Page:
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15 Dec

D Stands For Debt


Posted by: Kimberly Walker


Industry News
Monday was D-Day. Statistics Canada reported on it. Bay Street’s economists pontificated on it. And Mark Carney, in his own way, declared war on it. 
“D” stands for debt, and Canada Monday reached a high-water mark: For the first time, household debt hit 148% of disposable income and, for the first time since the late 1990s, topped the US equivalent. 
Carney, the Bank of Canada Governor, warned of the rising debt burden among Canadian families, and the risks they face when interest rates inevitably rise. 
“Experience suggests that prolonged periods of unusually low rates can cloud assessments of financial risks,” he said in a speech in Toronto. “Low rates today do not necessarily mean low rates tomorrow. Risk reversals when they happen can be fierce: The greater the complacency, the more brutal the reckoning.”
Click here for the full Globe and Mail article.
Ask questions first, regulate later. The potential for new mortgage restrictions is again making headlines.
This latest bout of concern is being fuelled, among other things, by:

1) Record consumer debt
2) Mark Carney’s debt warning
3) Concern by TD & BMO’s CEOs over 35-year amortizations
It’s clear that debt-to-income ratios cannot be left unchecked forever. Eventually consumers will have to reign in credit or the government will do it for them. The repercussions are undeniable. Unabated debt can put Canada’s economy in peril. If macro shocks occur, high debt ratios mean people have less ability to weather income reductions or home price declines.
The nightmare scenario is runaway defaults. Defaults sparked by economic crises can create a “negative feedback loop” says Mark Carney. That occurs when desperate home sellers drive down prices and beget more desperate home sellers.
The good news is that Canada’s regulators are keenly aware of these risks. The Bank of Canada, default insurers and major lenders regularly collaborate on ways to control systemic risk. One important tool is “stress testing,” which involves creating “what-if” scenarios using dire economic assumptions.
Click here to read the article.
BMO encourages Canadians to consider choosing a mortgage with a 25-year maximum amortization to help them save interest costs and pay down their mortgage faster. 
A BMO survey showed that 69% of Canadians are open to the idea of a shorter amortization. 
“While the purchase of a home represents an important investment for many Canadians, those looking to get into the housing market now or in the near future should be considering financially responsible options, such as a 25-year amortization, to ensure they can pay down debt faster and begin saving more for their long-term goals,” said Martin Nel, Vice President, Lending and Investment Products, BMO Bank of Montreal.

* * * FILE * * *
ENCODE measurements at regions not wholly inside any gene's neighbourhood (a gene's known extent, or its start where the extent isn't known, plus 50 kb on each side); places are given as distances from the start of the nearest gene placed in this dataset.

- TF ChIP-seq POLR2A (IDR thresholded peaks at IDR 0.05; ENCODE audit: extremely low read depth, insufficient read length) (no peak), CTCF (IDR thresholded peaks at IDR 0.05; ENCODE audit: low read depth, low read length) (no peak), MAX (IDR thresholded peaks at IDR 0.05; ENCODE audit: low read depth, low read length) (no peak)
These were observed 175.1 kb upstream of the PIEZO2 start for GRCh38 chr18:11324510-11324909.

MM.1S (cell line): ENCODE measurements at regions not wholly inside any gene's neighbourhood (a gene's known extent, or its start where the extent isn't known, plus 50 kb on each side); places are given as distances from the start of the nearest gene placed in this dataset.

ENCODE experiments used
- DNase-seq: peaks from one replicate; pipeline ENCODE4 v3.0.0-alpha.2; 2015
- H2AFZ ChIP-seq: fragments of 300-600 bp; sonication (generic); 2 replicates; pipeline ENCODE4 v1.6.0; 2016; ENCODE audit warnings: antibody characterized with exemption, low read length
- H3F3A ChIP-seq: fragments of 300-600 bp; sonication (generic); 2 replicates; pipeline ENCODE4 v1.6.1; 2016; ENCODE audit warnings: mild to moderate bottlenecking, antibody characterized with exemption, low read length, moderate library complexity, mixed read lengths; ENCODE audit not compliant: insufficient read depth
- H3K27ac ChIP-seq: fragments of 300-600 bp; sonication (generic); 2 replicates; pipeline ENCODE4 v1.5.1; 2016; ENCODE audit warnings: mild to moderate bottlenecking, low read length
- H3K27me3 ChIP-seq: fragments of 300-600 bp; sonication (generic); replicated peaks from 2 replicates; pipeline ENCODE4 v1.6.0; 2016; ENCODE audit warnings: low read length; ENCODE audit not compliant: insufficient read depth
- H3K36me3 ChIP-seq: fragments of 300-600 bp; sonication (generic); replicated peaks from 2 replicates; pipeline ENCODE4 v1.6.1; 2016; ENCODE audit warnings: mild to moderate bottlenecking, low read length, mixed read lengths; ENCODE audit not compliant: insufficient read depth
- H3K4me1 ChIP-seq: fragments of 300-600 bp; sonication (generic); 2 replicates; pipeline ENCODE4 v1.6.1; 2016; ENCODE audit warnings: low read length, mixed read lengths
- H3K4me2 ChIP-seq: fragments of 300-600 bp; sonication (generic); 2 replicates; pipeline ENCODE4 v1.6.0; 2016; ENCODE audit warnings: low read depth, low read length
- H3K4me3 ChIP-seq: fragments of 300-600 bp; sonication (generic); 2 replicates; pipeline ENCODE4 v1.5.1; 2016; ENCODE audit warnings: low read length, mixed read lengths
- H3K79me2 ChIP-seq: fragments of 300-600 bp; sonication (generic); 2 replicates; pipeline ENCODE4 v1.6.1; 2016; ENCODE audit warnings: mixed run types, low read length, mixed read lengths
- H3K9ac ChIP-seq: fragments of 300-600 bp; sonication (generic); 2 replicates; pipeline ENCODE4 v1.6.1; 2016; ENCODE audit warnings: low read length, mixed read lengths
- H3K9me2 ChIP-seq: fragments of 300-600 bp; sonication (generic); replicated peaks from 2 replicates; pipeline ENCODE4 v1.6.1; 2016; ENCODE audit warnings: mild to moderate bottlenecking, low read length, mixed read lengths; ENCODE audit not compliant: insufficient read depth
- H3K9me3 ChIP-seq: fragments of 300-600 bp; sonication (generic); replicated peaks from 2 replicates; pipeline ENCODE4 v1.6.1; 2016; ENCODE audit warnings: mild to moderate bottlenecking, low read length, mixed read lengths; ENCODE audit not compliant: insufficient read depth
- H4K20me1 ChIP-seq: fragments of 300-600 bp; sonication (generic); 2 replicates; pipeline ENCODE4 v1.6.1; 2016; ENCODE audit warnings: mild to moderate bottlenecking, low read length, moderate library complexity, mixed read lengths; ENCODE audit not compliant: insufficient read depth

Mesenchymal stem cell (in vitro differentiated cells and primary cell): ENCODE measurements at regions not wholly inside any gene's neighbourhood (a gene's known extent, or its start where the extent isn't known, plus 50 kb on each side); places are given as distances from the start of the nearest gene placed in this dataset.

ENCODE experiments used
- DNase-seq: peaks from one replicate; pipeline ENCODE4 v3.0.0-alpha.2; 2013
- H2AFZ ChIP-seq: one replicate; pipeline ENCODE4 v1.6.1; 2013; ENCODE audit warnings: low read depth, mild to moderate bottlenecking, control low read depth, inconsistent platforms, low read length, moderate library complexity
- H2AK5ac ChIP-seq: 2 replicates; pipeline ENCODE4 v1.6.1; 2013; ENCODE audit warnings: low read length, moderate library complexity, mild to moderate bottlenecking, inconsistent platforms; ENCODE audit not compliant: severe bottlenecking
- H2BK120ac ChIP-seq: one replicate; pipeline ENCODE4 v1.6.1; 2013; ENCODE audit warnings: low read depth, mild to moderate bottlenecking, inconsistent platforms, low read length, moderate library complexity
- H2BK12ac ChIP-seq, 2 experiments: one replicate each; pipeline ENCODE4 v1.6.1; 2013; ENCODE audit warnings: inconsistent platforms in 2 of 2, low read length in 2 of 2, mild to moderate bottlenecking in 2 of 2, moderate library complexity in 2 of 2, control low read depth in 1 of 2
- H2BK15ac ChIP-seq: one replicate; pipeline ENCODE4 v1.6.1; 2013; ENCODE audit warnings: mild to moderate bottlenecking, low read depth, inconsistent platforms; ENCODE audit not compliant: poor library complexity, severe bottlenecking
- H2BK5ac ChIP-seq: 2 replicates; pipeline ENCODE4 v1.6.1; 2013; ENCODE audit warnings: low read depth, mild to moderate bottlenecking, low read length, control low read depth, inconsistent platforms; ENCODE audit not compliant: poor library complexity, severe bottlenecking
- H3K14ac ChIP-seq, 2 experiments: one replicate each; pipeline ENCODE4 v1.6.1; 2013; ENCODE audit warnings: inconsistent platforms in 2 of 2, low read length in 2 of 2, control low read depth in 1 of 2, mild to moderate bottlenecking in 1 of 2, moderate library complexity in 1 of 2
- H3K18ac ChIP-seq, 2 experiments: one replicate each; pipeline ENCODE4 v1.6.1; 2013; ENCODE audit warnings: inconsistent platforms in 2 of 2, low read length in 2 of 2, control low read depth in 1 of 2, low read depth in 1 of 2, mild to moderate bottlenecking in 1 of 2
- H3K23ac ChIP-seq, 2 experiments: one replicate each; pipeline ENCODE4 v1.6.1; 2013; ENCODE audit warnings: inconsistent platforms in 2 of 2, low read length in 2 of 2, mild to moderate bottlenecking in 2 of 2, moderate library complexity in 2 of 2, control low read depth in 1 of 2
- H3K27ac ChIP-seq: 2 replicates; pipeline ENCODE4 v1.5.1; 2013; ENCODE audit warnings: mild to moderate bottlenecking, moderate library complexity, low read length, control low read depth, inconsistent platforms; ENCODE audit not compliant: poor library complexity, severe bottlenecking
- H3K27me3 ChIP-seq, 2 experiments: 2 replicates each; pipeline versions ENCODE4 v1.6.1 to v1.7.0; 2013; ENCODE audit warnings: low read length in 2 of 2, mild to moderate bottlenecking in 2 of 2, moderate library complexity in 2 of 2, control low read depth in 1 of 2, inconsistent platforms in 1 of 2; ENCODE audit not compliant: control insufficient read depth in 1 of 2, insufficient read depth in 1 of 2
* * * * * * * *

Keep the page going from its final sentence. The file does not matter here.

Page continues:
“Canadians should be realistic in measuring what they are able to afford when it comes to the purchase of a home. Taking on a larger mortgage with a longer amortization in order to afford a ‘faux chateau’ will mean carrying the debt load longer and ultimately paying more in interest over the full term.”
Click here to read the BMO press release.
National resale housing activity continues its return to normal levels, having risen in November 2010 for the fourth consecutive month, according to statistics released today by the Canadian Real Estate Association.
Seasonally adjusted national home sales activity via the MLS Systems of Canadian real estate Boards climbed 4.8% in November 2010. Although this is well short of record level activity for the month of November posted a year ago, seasonally adjusted sales now stand 19.5% above levels recorded in July 2010, when it reached this year’s low point.
“Sales activity rose in many local markets but eased in others,” said Georges Pahud, CREA President. “Home buyers and sellers need to recognize that local and national market trends may differ, and for that reason, they would do well to consult their local realtor in order to understand how the housing market is shaping up in their market.”
Click here for the CREA press release.
As some of us are watching our gift budget balloon, it’s easy to think about financial atonement in the year ahead. It’s also easy to feel paralyzed by the endless choices for how to spend, save and invest. 
Stop sweating it. Think about how personal trainers help people get fit: They don’t show them a fancy new way to do a sit-up; they just make sure they do the sit-up. 
The same applies to your financial health, so start by focusing on three core areas.
Click here to read more from the Globe and Mail.
I recently wrote about, the personal finance website that now has me poring over every cent I spend. 
Mint helps you keep track of your money by pulling all your income and expenses into one central dashboard. 
Like any new discovery, I was all over the site in the beginning. I could break down my spending by category, set budgets and look at the company’s suggested ways to save money – all of which I find highly entertaining. (I know, I’m a weirdo.) 
But some of the shine has since come off my new-found toy. To be fair, I don’t blame Mint for this. I still think it’s a great site. The problem is my “entertainment” expenses. In the words of Jimmy McMillan, they’re too damn high.
Click here to read more from MoneySense.